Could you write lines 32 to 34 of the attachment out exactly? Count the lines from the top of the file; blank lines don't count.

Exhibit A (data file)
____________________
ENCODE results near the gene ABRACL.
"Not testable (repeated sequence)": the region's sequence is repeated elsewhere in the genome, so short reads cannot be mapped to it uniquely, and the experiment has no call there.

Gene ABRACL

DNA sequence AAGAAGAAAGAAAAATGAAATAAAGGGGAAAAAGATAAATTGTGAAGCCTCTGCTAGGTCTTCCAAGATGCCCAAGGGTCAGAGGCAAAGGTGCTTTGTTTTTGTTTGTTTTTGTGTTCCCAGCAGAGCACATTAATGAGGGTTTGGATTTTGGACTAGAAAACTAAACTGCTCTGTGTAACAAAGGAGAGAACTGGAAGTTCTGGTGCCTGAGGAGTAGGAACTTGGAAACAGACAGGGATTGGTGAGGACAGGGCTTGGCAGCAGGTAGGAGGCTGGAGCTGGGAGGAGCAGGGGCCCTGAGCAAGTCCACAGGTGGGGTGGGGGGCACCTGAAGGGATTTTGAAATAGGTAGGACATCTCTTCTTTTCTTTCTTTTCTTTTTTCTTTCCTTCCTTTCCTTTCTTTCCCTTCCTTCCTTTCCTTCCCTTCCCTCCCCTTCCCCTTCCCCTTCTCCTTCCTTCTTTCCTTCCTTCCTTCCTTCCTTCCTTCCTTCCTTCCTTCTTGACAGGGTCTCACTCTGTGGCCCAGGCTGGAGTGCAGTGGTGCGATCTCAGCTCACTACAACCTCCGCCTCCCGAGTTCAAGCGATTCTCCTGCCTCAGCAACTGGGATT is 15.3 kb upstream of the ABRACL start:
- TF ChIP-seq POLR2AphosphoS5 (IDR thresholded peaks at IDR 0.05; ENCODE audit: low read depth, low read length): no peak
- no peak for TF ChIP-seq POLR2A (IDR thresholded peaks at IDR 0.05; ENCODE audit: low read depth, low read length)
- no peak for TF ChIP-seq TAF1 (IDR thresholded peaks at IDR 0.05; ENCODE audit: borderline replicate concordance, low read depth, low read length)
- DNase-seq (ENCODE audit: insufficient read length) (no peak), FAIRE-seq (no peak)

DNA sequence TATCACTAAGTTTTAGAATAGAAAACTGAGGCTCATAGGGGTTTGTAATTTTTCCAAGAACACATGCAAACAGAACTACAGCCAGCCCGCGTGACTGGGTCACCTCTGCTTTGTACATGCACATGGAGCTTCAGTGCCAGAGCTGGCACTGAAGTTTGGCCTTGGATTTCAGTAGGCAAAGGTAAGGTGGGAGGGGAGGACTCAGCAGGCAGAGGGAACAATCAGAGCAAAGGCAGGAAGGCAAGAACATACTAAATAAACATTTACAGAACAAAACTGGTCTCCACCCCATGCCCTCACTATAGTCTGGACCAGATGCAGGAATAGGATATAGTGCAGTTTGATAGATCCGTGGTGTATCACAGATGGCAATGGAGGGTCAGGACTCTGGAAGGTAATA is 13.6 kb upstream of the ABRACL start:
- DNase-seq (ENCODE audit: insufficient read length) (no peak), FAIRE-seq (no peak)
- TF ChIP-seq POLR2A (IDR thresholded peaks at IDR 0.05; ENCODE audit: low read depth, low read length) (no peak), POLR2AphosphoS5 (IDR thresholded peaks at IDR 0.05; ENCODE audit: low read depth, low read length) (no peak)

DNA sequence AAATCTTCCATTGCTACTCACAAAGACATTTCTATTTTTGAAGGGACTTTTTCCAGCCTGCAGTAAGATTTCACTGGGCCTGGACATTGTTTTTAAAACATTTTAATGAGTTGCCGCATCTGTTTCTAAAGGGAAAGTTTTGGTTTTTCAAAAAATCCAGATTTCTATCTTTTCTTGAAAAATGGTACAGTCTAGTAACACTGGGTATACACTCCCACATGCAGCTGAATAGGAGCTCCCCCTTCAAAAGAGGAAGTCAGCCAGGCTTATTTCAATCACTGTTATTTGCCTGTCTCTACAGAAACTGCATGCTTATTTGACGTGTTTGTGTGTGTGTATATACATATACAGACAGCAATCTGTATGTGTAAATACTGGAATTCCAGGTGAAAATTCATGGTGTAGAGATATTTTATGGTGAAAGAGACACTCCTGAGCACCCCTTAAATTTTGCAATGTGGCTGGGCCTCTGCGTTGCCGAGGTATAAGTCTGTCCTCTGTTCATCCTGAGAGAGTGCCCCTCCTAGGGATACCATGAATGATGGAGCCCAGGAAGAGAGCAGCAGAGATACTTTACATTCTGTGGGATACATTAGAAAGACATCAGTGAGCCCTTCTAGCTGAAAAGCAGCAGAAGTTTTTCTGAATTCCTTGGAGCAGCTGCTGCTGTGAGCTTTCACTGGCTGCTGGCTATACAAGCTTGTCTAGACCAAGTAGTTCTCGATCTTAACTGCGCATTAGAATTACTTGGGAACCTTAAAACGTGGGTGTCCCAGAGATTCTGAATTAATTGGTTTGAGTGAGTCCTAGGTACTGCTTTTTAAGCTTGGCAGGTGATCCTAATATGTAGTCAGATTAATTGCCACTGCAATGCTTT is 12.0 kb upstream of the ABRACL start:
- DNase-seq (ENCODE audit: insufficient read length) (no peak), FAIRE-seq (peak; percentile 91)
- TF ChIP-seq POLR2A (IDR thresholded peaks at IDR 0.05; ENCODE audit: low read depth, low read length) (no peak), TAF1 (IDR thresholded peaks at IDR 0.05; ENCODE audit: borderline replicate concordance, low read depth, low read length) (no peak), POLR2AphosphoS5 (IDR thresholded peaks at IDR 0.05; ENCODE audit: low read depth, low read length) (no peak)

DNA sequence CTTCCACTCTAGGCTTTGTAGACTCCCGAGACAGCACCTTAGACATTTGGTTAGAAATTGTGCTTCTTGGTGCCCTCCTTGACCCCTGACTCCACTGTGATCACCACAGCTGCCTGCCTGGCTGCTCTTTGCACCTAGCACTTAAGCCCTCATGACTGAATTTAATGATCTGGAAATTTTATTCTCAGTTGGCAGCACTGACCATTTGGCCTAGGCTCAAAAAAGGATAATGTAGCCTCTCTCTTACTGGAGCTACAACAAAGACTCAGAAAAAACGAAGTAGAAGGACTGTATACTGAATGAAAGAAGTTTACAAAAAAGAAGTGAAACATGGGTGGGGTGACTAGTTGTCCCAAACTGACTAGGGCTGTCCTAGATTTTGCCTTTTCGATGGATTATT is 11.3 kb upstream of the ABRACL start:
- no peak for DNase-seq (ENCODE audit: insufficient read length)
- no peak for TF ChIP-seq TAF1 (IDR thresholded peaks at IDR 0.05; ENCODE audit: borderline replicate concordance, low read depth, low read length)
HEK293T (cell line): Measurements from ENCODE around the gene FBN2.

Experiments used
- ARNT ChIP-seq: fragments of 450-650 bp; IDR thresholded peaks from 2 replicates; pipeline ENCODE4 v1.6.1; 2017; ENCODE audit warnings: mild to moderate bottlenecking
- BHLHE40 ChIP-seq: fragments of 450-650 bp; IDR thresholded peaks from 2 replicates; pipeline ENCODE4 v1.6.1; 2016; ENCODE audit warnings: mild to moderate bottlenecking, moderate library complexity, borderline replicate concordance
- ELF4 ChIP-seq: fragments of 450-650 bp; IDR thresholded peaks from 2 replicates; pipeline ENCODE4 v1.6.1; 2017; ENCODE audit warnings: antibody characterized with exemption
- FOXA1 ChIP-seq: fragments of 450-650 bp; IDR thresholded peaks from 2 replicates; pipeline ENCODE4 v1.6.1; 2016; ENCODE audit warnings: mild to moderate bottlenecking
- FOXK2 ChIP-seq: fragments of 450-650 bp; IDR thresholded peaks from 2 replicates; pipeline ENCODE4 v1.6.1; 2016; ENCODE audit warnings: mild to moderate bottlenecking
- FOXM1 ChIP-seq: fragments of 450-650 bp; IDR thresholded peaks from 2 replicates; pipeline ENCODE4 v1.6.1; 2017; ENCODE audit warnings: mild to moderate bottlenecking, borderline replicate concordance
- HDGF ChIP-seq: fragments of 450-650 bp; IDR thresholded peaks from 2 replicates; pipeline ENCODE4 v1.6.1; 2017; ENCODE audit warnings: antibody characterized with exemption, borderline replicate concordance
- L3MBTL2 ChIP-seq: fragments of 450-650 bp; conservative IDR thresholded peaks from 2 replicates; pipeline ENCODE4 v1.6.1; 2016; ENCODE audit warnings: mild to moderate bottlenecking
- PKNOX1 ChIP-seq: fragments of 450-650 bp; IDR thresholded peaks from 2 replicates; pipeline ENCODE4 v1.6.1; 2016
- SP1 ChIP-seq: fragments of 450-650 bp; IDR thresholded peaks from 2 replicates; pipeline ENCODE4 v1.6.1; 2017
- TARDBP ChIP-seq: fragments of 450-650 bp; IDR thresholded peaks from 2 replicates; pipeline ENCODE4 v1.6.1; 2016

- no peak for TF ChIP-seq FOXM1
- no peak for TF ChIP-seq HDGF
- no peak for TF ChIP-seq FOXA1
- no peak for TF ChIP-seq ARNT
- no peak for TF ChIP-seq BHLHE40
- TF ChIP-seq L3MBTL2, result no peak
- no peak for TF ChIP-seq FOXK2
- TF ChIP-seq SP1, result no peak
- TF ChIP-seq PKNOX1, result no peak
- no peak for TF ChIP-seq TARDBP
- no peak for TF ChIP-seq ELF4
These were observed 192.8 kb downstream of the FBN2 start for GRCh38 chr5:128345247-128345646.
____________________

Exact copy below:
- no peak for TF ChIP-seq HDGF
- no peak for TF ChIP-seq FOXA1
- no peak for TF ChIP-seq ARNT